When my parents were here, my mom and I embarked on the adventure of making some home-made fresh egg pasta. Since I don’t have a pasta machine, we did everything old school, rolling out the dough with a rollling pin, and then cutting the tagliatelle with a knife. Pasta dough is much harder than pizza dough, and even if my mom is an expert and makes fresh pasta quite often, the whole old-school rolling proved quite a workout.
We decided to make enough for 5 people to eat, plus we had enough leftovers for my boyfriend to take as lunch to work the following day. The proportions I’m listing below can be easily halved to make enough for 2-3 people if you don’t want to make as much as we did.
Fresh egg tagliatelle:
- 300 g flour
- 300 g durum semolina
- 6 eggs
- 1/4 cup water
- 3 tbsp olive oil
Mix the flours with the eggs and work that with your hands. Some recipes may call for scrambling the eggs with a fork first, then using your hands. Honestly, this doesn’t matter too much. Just make sure to have a mound of flour with a well in the centre and to crack the eggs in that well. Then it’s basically all about kneading. Start by mixing the eggs with a fork, or just go straight for your hands. Have 1/4 of a cup of water on the side and add that if you feel that the dough is too hard to handle. We ended up using the whole 1/4 cup, so that quantity proved ideal for our pasta dough batch. Same goes for the olive oil, we just added that randomly, while working the dough. I know this sounds very random and imprecise, but that’s the whole charm of home-made by heart. Knead, get dough. Done.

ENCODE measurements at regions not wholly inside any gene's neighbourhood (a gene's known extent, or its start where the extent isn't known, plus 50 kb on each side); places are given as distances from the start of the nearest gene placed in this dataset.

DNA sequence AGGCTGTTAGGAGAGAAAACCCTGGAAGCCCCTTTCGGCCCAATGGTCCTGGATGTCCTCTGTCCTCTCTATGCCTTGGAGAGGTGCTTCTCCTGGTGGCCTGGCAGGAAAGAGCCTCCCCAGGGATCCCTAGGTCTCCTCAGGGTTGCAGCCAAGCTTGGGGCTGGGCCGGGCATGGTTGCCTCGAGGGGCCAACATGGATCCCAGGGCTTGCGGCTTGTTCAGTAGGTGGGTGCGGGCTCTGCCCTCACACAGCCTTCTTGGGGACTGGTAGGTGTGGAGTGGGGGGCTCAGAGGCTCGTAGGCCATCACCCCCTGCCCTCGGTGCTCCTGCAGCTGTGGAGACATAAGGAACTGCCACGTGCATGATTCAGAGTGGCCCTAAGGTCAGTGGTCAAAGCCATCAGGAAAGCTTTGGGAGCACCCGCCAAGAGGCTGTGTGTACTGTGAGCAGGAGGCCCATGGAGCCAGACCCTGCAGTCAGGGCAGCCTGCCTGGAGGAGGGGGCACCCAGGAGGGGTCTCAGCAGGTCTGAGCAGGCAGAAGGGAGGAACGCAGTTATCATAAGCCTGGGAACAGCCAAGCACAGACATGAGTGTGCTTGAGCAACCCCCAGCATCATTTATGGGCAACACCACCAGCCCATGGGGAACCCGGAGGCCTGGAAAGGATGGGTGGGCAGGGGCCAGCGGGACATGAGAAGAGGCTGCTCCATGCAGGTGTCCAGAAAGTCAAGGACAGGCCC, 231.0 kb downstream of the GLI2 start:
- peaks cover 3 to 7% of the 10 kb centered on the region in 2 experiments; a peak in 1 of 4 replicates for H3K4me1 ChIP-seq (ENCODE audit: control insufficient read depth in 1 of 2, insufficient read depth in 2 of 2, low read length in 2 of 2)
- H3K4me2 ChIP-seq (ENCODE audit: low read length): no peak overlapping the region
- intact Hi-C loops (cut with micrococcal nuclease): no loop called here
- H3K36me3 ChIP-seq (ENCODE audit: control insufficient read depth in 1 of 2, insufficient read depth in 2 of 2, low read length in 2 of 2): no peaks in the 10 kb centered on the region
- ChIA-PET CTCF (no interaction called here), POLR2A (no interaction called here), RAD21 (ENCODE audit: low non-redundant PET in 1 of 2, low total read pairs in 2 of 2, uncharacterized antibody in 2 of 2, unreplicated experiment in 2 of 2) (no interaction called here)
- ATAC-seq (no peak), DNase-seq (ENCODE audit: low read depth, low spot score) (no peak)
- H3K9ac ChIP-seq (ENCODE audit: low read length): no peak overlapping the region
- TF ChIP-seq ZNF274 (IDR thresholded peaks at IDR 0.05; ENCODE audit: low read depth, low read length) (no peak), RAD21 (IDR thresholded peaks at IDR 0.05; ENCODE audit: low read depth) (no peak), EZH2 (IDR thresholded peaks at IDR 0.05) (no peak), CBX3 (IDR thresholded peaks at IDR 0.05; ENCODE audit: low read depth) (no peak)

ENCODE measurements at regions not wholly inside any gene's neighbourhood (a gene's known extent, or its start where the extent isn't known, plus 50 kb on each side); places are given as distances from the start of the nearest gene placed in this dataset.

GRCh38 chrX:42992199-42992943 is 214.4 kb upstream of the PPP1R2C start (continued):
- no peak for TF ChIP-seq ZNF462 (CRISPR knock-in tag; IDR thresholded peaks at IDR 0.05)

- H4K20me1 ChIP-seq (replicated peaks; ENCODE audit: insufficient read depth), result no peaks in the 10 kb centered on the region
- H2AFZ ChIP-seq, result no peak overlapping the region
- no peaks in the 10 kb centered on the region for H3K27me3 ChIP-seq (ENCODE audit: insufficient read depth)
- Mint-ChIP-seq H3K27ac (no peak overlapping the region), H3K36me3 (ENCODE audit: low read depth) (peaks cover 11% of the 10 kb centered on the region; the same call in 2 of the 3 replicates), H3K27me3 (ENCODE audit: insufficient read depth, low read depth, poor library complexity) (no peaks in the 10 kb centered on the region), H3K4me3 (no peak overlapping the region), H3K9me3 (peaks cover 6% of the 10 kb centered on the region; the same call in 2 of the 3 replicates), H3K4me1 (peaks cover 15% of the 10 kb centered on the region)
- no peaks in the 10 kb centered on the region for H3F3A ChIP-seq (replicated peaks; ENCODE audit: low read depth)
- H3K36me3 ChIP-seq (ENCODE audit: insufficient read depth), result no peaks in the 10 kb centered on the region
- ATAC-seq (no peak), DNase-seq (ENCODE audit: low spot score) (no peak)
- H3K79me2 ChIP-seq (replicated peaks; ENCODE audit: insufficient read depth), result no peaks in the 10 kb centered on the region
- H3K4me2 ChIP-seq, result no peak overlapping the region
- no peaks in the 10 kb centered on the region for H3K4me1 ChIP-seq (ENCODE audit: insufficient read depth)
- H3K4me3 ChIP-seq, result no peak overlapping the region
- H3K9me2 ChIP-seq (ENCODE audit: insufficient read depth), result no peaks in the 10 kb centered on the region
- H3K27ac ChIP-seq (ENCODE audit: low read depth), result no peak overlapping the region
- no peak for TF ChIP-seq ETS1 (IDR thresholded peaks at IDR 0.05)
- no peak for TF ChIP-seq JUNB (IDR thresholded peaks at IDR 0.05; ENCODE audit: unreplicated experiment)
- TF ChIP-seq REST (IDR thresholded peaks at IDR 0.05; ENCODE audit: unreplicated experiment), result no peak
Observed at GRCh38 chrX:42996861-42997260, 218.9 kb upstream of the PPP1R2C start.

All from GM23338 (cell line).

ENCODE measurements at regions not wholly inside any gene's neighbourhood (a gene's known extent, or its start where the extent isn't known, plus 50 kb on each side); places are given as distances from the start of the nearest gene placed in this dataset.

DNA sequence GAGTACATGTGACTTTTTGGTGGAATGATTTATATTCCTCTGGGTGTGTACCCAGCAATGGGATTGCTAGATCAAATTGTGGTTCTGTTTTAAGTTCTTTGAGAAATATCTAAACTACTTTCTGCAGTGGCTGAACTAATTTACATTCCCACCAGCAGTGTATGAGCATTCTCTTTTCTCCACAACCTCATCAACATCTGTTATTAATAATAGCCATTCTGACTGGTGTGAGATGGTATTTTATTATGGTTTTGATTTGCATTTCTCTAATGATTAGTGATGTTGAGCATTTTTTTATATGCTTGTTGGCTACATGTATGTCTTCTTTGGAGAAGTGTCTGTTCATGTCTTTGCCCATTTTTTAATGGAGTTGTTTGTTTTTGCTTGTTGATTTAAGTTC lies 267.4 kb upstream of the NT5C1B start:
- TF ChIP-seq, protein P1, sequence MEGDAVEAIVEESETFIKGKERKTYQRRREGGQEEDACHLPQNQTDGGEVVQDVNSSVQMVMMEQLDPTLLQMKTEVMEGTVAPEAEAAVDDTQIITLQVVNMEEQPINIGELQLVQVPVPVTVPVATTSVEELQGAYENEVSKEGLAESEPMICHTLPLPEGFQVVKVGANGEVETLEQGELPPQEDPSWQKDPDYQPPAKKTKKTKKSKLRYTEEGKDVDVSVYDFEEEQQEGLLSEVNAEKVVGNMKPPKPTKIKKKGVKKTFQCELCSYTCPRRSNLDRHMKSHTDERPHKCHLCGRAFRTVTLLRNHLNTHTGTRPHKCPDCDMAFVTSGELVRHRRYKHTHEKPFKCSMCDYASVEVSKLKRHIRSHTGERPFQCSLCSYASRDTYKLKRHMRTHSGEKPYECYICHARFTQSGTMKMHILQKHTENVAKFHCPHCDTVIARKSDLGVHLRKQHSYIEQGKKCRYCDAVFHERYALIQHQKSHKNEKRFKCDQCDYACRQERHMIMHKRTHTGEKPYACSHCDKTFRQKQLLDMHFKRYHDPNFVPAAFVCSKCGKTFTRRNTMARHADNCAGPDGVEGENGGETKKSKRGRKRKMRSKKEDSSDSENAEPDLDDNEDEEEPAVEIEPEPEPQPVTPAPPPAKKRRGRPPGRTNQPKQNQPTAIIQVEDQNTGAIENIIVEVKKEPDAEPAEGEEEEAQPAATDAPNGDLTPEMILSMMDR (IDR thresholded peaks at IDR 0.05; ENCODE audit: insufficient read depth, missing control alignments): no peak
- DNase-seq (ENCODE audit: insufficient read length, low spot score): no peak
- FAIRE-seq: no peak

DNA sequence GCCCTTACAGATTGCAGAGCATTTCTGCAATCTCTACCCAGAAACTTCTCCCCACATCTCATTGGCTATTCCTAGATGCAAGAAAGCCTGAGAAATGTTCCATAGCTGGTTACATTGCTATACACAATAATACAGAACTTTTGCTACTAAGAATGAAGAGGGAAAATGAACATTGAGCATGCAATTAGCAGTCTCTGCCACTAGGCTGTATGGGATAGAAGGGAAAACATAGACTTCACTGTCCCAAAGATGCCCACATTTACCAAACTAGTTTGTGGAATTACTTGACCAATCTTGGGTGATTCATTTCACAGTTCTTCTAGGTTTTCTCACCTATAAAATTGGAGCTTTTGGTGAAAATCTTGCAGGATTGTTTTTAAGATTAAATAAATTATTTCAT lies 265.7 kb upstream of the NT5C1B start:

Roll out the dough (by hand or using a pasta machine) until about 1 mm thick. If doing everything by hand, it will be easier to divide the dough into smaller balls (we made 5) and roll those out separately. Once rolled, let it sit for 15 minutes under a generous sprinkle of flour. Then take the first sheet and wrinkle it or roll it over itself as if to make cinnamon rolls out of it. Just crease it loosely and make sure it won’t break where it bends. Add more flour if needed, even if it has dried out a little, it might still stick and that’s what you want to avoid. To make tagliatelle, cut the rolled dough every 5 mm. Unroll the pasta coils and let them sit all ruffled and airy on some more flour. After cutting up the first two sheets, I started photographing this first batch of tagliatelle as my mom kept cutting the rest.
We ate the tagliatelle with my home-made ragù and freshly grated Parmigiano Reggiano. I had made several jars of sauce and saved them in the fridge for later. The perfect moment had finally come, I’d say. Everything was home-made.My boyfriend visited his family in Italy just before Christmas and came back on the same day that my parents also flew to Sweden. This meant that a lot of suitcases filled with Italian delicacies arrived on the same day. Among the many delicious foods, there was a block of Parmigiano Reggiano aged 24 months that
we are now happily grating on our pasta I snack on every time I open the fridge.
Making both the pasta and the sauce from scratch requires time and commitment, but it so worth it from time to time. This makes you really taste the difference and feel like being at a restaurant. Time spent making real food is never wasted. Buon appetito.